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dc.contributor.authorZanzonico, Pat-
dc.contributor.authorCarrasquillo, Jorge A-
dc.contributor.authorPandit-Taskar, Neeta-
dc.contributor.authorO'Donoghue, Joseph A-
dc.contributor.authorHumm, John L-
dc.contributor.authorSmith-Jones, Peter-
dc.contributor.authorRuan, Shutian-
dc.contributor.authorDivgi, Chaitanya-
dc.contributor.authorScott, Andrew M-
dc.contributor.authorKemeny, Nancy E-
dc.contributor.authorFong, Yuman-
dc.contributor.authorWong, Douglas-
dc.contributor.authorScheinberg, David-
dc.contributor.authorRitter, Gerd-
dc.contributor.authorJungbluth, Achem-
dc.contributor.authorOld, Lloyd J-
dc.contributor.authorLarson, Steven M-
dc.identifier.citationEuropean journal of nuclear medicine and molecular imaging 2015; 42(11): 1700-1706-
dc.description.abstractThe molecular specificity of monoclonal antibodies (mAbs) directed against tumor antigens has proven effective for targeted therapy of human cancers, as shown by a growing list of successful antibody-based drug products. We describe a novel, nonlinear compartmental model using PET-derived data to determine the "best-fit" parameters and model-derived quantities for optimizing biodistribution of intravenously injected (124)I-labeled antitumor antibodies. As an example of this paradigm, quantitative image and kinetic analyses of anti-A33 humanized mAb (also known as "A33") were performed in 11 colorectal cancer patients. Serial whole-body PET scans of (124)I-labeled A33 and blood samples were acquired and the resulting tissue time-activity data for each patient were fit to a nonlinear compartmental model using the SAAM II computer code. Excellent agreement was observed between fitted and measured parameters of tumor uptake, "off-target" uptake in bowel mucosa, blood clearance, tumor antigen levels, and percent antigen occupancy. This approach should be generally applicable to antibody-antigen systems in human tumors for which the masses of antigen-expressing tumor and of normal tissues can be estimated and for which antibody kinetics can be measured with PET. Ultimately, based on each patient's resulting "best-fit" nonlinear model, a patient-specific optimum mAb dose (in micromoles, for example) may be derived.-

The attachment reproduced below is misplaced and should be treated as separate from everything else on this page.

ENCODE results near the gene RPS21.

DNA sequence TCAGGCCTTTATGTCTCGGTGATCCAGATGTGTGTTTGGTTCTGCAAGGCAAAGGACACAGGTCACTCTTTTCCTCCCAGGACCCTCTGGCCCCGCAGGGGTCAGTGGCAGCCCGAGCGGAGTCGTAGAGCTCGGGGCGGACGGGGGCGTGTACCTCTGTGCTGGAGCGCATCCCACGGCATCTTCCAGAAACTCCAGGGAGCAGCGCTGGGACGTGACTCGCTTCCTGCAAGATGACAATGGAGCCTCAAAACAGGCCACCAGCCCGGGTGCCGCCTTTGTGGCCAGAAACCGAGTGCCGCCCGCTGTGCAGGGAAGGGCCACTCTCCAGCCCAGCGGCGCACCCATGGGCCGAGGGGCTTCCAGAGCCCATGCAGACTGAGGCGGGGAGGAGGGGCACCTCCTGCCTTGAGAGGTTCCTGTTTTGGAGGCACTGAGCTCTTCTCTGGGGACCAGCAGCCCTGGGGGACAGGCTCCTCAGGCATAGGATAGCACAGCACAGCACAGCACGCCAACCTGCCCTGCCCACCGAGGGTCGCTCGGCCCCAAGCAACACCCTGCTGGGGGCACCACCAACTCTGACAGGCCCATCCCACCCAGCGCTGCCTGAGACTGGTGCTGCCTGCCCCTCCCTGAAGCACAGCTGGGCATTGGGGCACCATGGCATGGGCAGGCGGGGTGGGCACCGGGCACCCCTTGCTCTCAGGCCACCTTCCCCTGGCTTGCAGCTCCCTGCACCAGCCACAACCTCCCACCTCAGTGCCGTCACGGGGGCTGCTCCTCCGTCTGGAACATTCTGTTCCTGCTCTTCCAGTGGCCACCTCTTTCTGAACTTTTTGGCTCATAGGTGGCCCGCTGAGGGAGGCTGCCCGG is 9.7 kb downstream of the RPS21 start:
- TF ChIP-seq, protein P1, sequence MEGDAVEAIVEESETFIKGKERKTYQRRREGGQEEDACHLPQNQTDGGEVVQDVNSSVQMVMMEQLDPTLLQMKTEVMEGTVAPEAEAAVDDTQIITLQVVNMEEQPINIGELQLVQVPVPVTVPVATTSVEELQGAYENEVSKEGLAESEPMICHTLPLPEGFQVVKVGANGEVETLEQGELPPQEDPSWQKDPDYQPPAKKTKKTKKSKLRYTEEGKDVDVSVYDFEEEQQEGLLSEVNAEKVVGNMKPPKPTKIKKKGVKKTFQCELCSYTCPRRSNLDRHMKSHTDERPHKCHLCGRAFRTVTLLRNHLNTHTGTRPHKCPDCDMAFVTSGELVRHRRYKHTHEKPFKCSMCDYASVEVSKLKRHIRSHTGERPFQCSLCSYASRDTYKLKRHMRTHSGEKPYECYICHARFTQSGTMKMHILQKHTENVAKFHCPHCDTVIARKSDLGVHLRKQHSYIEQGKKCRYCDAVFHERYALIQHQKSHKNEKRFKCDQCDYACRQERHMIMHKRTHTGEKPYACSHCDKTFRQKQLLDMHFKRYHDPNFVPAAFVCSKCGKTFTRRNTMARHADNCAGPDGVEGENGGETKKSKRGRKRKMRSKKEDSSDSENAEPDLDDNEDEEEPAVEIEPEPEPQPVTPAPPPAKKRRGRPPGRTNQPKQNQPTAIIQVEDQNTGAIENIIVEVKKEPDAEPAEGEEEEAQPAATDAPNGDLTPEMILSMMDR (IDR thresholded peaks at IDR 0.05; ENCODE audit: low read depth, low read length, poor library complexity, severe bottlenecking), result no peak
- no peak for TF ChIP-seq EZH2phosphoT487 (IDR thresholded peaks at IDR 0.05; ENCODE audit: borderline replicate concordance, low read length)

dc.titlePET-based compartmental modeling of (124)I-A33 antibody: quantitative characterization of patient-specific tumor targeting in colorectal cancer.-
dc.typeJournal Article-
dc.typeResearch Support, N.I.H., Extramural-
dc.identifier.journaltitleEuropean journal of nuclear medicine and molecular imaging-
dc.identifier.affiliationLudwig Institute for Cancer Research, Memorial Sloan Kettering Cancer Center, New York, NY, USAen
dc.identifier.affiliationDepartment of Medical Physics, Memorial Sloan Kettering Cancer Center, 1275 York Avenue, New York, NY, 10021, USA-
dc.identifier.affiliationDepartment of Surgery, Memorial Sloan Kettering Cancer Center, New York, NY, USAen
dc.identifier.affiliationDepartment of Surgery, City of Hope, Duarte, CA, USAen
dc.identifier.affiliationDepartment of Medicine, Memorial Sloan Kettering Cancer Center, New York, NY, USAen
dc.identifier.affiliationColumbia University Medical Center, New York, NY, USAen
dc.identifier.affiliationDepartment of Radiology, Memorial Sloan Kettering Cancer Center, New York, NY, USAen
dc.identifier.affiliationDepartments of Psychiatry and Radiology, Stony Brook School of Medicine, Stony Brook, NY, USAen
dc.identifier.affiliationOlivia Newton-John Cancer Research Institute, Heidelberg, Victoria, Australiaen
dc.identifier.affiliationLa Trobe University, Melbourne, Australiaen
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